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a great noise in Dublin. It was occasioned by the following verses in one of Swift's Poems :
So at the bar the booby Bettesworth,
Calls Singleton his brother sergeant. The animosity of the dean against the sergeant, did not arise from any personal pique, but on account of his being an avowed enemy of the clergy, and taking the lead in the house of commons in procuring one of the most unjust and arbitrary votes ever made by that body, by which the clergy were deprived of a considerable part of their tithes, which they had enjoyed time immemorial.
The poem was sent to Bettesworth when he was in company with some of his friends, from one of whom then present, I had the following account: He read it aloud till he had finished the lines rela. tive to himself. He then Aung it down with great violence, he trembled and turned pale ; and after some pause, his rage for a while depriving him of utterance, he took out his penknife, and opening it, vehemently swore, with this very penknife, by G-d, will I cut off his ears. Soon after he went to seek the dean at his house, and not finding him at home, followed him to Mr. Worrail's, where he had an interview with him, which has been described by Swift in a letter to the duke of Dorset, then lord lieutenant of Ireland. But as there are some passages onitted in that narrative, which he related to Dr. Sheridan, immediately after the scene had passed, I shall here insert such part of them as I recollect. Upon inquiring for Swift, the sergeant
was shown into the street parlour, and the dean called out to him from the back room, where he was sitting after dinner with Worrall and his wife. Upon entering the room, Swift desired to know his commands. “ Sir,” says he, “ I am sergeant Bet-tes“ worth,” (which was always his pompous way of pronouncing his own name in three distinct syllables). “ Of what regiment, pray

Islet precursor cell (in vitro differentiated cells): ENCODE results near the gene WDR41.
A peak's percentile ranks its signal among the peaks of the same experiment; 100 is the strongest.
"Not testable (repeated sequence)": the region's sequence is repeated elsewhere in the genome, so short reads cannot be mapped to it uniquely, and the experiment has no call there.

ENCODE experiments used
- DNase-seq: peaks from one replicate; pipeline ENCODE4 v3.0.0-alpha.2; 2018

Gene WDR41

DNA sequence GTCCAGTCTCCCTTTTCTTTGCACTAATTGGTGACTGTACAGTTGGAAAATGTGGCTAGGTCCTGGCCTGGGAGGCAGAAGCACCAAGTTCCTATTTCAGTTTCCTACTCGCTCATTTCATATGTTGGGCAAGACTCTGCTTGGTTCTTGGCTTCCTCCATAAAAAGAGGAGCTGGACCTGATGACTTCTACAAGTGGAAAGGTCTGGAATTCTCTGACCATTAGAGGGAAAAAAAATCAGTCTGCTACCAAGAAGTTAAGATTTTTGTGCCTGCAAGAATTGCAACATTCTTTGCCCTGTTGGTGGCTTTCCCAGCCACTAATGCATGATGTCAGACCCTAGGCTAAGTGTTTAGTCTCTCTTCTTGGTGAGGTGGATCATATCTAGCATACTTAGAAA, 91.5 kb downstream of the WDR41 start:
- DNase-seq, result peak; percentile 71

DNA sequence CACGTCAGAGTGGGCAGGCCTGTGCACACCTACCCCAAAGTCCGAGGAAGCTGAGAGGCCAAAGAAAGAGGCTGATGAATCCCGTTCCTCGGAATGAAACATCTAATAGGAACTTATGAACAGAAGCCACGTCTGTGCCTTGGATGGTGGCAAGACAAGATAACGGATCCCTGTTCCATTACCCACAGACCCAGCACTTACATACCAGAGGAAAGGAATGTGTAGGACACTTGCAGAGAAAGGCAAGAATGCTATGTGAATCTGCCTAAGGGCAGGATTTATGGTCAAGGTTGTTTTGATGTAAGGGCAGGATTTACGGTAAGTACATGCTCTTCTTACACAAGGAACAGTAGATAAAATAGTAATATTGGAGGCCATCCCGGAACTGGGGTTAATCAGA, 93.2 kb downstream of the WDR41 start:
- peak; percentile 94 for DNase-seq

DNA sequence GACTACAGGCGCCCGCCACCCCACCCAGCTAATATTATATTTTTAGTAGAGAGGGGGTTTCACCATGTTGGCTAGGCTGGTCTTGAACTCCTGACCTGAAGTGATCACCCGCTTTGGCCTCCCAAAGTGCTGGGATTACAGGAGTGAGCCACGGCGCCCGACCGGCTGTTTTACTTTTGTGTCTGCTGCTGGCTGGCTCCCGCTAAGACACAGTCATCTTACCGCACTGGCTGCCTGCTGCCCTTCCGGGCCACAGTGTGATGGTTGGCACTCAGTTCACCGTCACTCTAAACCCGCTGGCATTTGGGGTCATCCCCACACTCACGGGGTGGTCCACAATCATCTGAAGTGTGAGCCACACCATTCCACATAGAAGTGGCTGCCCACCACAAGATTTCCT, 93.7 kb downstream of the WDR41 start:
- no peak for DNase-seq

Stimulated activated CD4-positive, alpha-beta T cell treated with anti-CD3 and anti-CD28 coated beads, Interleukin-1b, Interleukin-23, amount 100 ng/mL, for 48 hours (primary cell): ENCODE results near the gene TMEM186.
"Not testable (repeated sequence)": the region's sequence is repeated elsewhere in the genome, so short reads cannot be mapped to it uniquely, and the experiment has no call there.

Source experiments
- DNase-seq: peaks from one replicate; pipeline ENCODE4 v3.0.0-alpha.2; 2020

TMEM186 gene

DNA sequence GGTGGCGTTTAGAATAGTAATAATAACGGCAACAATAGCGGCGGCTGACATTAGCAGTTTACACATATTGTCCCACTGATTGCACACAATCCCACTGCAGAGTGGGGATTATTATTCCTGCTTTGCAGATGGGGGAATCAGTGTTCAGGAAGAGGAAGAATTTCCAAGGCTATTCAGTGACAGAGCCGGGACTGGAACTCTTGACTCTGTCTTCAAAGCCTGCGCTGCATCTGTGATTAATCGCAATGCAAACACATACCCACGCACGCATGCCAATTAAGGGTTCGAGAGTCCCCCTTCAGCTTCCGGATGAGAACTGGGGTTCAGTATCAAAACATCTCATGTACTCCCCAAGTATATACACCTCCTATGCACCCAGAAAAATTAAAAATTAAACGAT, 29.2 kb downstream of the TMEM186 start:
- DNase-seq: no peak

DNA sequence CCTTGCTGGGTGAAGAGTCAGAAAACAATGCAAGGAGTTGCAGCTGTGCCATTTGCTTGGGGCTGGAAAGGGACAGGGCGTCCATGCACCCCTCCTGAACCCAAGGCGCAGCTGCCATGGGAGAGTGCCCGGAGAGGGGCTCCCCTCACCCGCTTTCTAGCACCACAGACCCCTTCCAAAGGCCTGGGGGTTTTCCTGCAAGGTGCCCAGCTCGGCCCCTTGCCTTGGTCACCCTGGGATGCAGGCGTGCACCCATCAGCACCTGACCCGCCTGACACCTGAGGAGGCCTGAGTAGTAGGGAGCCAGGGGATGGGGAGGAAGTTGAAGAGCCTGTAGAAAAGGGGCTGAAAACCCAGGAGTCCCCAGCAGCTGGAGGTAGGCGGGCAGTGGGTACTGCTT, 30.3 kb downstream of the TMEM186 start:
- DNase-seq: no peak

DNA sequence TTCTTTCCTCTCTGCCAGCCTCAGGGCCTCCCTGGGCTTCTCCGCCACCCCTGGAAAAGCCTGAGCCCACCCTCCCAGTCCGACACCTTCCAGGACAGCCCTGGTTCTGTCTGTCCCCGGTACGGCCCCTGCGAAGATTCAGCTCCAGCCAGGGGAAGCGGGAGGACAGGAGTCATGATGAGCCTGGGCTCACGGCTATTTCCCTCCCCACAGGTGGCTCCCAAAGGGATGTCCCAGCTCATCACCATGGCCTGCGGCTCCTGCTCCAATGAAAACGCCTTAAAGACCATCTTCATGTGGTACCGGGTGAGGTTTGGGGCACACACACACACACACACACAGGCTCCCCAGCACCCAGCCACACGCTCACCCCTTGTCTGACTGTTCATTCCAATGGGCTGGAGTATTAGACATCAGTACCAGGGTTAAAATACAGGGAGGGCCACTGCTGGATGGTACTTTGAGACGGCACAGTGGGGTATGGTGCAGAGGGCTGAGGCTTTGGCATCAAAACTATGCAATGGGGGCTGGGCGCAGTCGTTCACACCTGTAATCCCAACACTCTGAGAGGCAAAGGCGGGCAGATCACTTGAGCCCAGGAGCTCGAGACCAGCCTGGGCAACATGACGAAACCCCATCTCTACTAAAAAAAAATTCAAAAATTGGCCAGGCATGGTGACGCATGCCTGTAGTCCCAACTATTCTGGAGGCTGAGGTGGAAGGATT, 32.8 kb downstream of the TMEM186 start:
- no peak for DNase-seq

Swift. “O, “ Mr. Dean, we know your powers of raillery ; you “ know me well enough, that I am one of his ma“ jesty's sergeants at law.” “What then, Sir?” “Why " then, Sir, I am come to demand of
whe“ther you are the author of this poem (producing it) « and these villanous lines on me?” At the same time reading them aloud with great vehemence of emphasis, and much gesticulation. “ Sir," said Swift, “ it was a piece of advice given nie in my
early days by lord Somers, never to own or disown
any writing laid to my charge; because if I did this, “in some cases, whatever I did not disown after“ ward, would infallibly be imputed to me as mine. “ Now, Sir, I take this to have been a very wise “ maxim, and as such have followed it ever since ; “ and I believe it will hardly be in the power of all “ your rhetoric, as great a master as you are of it, to « make me swerve from that rule.” Many other things passed as related in the above-mentioned letter. But when Bettesworth was going away, he said, « ,
Well, since you will give me no satisfaction in this
affair, let me tell you, your gown is your protec« tion; under the sanction of which, like one of your “ own Yahoos who had climbed up to the top of a high “ tree, you sit secure, and squirt your filth round “ on all mankind.” Swift had candour enough not
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to conceal this last circumstance, at the same time saying, “ that the fellow showed more wit in this “ than he thought him possessed of.” After this, as Bettesworth still continued to utter furious threats against the dean, there was an association formed and signed by all the principal inhabitants of that quarter, to stand by one another with their lives and fortunes, in support of their general benefactor, against any one who should attempt to offer the least injury to his person or fortune. Beside which, the publick indignation was kindled against him for this treatment of their great favourite, and the resentment of all the wits was poured out upon him in a vast effusion of libels, pointed with ridicule, or edged with satire, which placed his character in a contemptible, or an odious light; so that the unfortunate sergeant, who had before made a considerable figure at the bar, in a short time lost his business, and was seldom employed in any suit afterward; so dangerous was it to attack this idol of the people.